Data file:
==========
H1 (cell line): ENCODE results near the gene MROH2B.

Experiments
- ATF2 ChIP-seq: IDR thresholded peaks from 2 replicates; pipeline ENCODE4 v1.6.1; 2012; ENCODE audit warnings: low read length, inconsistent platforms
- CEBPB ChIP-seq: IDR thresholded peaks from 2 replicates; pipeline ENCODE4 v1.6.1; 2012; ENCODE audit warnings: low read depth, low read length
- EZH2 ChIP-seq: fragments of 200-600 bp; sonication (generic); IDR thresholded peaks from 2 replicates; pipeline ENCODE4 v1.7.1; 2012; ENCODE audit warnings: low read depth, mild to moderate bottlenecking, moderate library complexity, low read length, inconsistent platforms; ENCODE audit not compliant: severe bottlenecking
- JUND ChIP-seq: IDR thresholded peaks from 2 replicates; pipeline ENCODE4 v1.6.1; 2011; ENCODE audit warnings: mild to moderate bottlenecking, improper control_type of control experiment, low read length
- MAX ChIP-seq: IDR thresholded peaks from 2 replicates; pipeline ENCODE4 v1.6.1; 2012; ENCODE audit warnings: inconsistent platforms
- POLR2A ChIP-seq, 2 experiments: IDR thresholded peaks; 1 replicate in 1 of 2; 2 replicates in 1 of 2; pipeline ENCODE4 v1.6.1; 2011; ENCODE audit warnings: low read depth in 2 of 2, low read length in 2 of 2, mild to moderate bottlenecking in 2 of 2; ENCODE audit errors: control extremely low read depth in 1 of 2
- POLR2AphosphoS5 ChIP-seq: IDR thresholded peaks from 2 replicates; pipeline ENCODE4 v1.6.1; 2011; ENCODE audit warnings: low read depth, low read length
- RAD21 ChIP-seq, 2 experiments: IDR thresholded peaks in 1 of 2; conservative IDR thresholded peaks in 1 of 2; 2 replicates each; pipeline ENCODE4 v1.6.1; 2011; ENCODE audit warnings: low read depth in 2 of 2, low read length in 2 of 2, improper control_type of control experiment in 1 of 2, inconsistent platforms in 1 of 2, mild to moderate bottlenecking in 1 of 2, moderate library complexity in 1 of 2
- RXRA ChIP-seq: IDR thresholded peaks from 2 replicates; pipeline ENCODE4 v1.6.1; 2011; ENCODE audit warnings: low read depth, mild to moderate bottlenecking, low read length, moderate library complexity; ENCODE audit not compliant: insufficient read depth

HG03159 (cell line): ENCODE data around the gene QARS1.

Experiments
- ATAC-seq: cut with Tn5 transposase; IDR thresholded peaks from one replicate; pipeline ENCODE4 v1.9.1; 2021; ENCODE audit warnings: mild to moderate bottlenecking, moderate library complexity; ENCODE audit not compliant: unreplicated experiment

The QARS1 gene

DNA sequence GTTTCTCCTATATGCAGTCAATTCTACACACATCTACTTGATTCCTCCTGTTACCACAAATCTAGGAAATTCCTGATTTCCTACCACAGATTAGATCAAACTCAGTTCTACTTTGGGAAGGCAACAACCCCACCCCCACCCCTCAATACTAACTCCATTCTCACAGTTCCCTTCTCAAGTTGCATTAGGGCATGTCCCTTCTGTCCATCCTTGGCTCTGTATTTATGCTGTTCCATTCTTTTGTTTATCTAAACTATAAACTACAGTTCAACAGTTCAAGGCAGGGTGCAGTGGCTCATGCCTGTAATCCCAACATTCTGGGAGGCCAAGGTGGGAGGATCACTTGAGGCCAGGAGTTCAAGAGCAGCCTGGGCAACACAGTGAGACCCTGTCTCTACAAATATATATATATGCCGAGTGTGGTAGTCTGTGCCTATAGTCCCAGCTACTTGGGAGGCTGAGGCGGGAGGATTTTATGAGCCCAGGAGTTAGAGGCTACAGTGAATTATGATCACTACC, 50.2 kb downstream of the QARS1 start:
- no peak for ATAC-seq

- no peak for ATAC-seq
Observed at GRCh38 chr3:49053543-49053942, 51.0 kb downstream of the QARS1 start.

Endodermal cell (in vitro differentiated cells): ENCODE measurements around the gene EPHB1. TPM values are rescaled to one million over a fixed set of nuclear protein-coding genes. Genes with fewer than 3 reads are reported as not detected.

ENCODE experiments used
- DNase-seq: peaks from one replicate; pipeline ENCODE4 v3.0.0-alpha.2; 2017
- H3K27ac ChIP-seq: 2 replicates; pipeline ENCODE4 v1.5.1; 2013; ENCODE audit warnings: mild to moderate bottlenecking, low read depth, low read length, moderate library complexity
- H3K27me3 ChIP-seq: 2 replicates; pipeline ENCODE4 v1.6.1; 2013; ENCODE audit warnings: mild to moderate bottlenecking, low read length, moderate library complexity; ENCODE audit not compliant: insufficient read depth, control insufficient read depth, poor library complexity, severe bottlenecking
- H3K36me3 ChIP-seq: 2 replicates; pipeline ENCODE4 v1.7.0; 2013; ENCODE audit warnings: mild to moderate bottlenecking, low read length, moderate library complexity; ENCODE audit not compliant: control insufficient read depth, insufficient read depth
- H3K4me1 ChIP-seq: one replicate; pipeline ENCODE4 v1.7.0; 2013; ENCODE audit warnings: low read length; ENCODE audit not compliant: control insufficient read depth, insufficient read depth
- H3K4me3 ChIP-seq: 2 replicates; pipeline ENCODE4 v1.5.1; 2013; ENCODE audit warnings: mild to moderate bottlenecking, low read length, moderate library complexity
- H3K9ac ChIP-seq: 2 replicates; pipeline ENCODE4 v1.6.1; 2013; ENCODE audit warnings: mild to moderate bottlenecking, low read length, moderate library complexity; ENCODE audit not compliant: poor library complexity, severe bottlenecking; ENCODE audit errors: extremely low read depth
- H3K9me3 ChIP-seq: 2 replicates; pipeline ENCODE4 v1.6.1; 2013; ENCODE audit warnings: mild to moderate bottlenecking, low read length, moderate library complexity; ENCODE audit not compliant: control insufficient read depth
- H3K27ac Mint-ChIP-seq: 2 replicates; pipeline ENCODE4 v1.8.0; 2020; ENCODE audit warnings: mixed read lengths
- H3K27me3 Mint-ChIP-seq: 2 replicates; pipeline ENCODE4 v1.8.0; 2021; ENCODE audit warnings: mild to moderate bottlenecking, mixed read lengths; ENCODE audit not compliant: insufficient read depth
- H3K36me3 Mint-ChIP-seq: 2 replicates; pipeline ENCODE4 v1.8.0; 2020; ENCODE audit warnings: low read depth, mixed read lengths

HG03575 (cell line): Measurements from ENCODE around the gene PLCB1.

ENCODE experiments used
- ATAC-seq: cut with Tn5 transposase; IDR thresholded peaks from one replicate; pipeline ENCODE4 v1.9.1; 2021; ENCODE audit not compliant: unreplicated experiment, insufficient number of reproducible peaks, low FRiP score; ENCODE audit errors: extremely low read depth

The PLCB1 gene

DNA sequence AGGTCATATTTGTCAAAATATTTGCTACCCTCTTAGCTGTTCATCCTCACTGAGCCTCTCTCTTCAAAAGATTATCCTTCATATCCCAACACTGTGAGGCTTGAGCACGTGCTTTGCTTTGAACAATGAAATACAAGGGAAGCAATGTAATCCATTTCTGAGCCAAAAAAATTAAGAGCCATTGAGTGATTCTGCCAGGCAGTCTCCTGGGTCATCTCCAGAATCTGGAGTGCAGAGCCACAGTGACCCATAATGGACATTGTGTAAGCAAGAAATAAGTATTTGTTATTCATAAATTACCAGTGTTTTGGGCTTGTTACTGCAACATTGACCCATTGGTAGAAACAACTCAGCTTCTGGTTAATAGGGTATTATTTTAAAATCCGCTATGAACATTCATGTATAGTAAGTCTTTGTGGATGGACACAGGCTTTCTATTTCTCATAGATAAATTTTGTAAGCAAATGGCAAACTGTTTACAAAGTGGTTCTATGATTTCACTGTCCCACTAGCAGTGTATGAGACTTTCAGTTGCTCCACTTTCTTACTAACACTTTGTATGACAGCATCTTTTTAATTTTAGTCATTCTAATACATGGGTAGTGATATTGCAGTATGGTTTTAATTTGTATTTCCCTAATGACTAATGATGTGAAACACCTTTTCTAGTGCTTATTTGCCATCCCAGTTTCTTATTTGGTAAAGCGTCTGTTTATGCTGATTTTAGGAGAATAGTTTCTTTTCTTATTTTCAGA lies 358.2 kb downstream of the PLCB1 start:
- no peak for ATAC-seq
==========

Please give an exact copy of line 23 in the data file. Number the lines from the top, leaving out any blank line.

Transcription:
- H3K27ac ChIP-seq: 2 replicates; pipeline ENCODE4 v1.5.1; 2013; ENCODE audit warnings: mild to moderate bottlenecking, low read depth, low read length, moderate library complexity